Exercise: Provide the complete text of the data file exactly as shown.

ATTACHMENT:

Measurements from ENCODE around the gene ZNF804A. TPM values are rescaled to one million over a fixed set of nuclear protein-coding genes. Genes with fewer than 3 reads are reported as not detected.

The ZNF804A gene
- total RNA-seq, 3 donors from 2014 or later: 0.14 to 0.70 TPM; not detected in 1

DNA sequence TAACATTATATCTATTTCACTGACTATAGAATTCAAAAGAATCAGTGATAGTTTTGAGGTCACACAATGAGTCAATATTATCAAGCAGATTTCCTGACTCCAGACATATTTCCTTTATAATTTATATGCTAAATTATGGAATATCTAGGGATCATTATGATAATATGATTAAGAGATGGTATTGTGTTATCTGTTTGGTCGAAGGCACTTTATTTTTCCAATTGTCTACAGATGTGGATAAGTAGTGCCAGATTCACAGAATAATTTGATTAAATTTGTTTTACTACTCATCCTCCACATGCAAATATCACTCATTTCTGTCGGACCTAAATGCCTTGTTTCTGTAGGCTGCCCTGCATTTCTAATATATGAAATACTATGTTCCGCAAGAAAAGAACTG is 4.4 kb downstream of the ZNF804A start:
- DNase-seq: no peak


Measurements from ENCODE around the gene ZNF804A. TPM values are rescaled to one million over a fixed set of nuclear protein-coding genes. Genes with fewer than 3 reads are reported as not detected.

The ZNF804A gene
- total RNA-seq, 3 donors from 2014 or later: 0.14 to 0.70 TPM; not detected in 1

DNA sequence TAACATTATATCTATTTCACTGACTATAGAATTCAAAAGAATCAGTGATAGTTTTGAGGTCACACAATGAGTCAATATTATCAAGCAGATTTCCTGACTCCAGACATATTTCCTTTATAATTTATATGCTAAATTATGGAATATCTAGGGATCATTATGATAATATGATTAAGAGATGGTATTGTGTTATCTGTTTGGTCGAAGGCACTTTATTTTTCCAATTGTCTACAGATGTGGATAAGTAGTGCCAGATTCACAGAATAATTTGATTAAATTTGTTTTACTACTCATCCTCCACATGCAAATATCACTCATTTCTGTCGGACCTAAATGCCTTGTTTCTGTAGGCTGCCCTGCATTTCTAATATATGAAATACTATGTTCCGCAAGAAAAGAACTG is 4.4 kb downstream of the ZNF804A start:
- DNase-seq: no peak